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Keeping Up With Clinical Risk Management:
Risk Controls to Consider Before Offering Ketamine-Assisted Psychotherapy Services

stethoscope on a table.A Quarterly Publication by Danielle Donovan
Volume Two 2022

Ketamine is a phencyclidine analog that has been used as an anesthetic agent for children and adults for more than 30 years. However, it was not until the 2000s that medical professionals noticed its therapeutic benefits in reducing depression and suicidality. Now, ketamine-assisted psychotherapy (KAP) has been gaining significant popularity. KAP is a unique psychotherapy that shows promising results for individuals diagnosed with various mental health disorders, including treatment-resistant depression, resistant mood disorders, post-traumatic stress disorder, chronic pain, and anxiety.

There are a few available routes for ketamine administration:

  • Infusions – The most common forms of therapy for chronic pain and diagnoses such as fibromyalgia, migraines, and complex regional pain syndrome.
  • Nasal spray – The most common form of administration for a diagnosis of treatment-resistant depression (TRD).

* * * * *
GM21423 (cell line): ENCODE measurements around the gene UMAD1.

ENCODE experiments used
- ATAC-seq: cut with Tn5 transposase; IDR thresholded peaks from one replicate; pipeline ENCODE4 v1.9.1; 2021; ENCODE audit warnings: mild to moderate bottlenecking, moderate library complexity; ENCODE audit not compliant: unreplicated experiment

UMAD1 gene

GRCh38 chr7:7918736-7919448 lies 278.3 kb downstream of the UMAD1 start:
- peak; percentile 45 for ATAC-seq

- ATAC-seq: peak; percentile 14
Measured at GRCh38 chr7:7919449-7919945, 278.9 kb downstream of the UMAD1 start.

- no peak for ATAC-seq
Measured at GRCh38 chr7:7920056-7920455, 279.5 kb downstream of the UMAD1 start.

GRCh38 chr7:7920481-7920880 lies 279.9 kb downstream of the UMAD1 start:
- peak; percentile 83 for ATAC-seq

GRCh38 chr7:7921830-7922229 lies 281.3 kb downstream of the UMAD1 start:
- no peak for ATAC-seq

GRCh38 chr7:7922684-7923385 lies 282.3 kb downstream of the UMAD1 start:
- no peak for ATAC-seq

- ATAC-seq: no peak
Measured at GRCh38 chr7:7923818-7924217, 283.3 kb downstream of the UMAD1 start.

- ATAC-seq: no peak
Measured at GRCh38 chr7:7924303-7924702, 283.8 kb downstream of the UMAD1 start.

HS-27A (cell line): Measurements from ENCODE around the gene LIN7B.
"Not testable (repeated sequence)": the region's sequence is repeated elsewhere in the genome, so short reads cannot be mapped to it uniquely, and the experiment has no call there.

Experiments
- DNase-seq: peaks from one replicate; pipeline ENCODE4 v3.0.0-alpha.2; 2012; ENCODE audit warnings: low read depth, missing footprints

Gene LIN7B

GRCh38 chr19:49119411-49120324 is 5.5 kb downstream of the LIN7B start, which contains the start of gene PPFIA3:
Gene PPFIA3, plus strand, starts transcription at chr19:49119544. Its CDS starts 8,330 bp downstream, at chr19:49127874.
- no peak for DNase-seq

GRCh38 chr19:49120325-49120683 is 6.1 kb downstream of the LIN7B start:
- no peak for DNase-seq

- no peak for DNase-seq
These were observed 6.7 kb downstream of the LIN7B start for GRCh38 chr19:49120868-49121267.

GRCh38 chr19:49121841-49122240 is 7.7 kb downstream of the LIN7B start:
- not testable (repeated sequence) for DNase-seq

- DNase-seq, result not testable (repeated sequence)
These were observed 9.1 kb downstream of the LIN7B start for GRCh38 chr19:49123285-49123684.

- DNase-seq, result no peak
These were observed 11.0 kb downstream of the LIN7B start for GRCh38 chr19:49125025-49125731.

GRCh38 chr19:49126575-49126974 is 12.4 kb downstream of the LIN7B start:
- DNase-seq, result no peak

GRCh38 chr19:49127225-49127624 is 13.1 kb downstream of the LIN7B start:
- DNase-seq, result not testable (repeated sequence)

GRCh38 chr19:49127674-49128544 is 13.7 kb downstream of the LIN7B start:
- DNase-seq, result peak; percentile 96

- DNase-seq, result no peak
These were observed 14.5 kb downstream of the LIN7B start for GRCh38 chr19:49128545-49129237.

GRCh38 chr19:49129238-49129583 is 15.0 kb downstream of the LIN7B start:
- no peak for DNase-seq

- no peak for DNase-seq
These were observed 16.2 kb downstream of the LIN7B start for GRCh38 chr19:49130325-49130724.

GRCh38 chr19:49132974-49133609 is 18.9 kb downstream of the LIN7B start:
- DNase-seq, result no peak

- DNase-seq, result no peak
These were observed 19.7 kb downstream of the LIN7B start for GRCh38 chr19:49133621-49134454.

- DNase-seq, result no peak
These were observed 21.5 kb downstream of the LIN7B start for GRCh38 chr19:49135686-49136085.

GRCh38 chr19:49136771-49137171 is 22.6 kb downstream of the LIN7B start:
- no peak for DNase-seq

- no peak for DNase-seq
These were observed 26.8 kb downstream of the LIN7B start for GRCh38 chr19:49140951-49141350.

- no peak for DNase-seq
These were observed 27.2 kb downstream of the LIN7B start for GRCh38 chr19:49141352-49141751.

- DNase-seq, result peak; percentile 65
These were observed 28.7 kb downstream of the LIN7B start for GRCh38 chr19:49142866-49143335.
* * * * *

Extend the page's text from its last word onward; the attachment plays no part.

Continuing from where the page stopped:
• Oral – The least expensive and most convenient way to administer ketamine and indicated for the treatment of TRD.

It is worth noting that, although ketamine is an FDA-approved medication, the only approved indication is as an anesthetic agent for diagnostic and surgical procedures. All other uses of ketamine for non-approved indications are considered “off-label use.” In 2019, the FDA approved the use of Spravato (esketamine) nasal spray in conjunction with an oral depressant for the treatment of TRD. Because of the risk of serious adverse outcomes resulting from sedation and dissociation, and the potential for abuse and misuse of the drug, the FDA has created a somewhat cumbersome process by restricting the distribution of Spravato under a risk evaluation and mitigation strategy (REMS).

With KAP being a newer form of therapy, without a long-standing claims loss history, obtaining professional liability insurance can become challenging when offering this treatment. To best prepare your organization when going to market for insurance coverage for either new or existing KAP services, the following are some recommendations for risk controls that carriers may require to be in place:

  • Strong Patient Selection Criteria: The clinical team should collaborate to evaluate which patients are appropriate for KAP, considering the patient’s diagnosis, any pre-existing conditions, and required monitoring. Patients with unstable or poorly controlled hypertension or pre-existing aneurysmal vascular disorders may be at increased risk for adverse cardiovascular or cerebrovascular effects.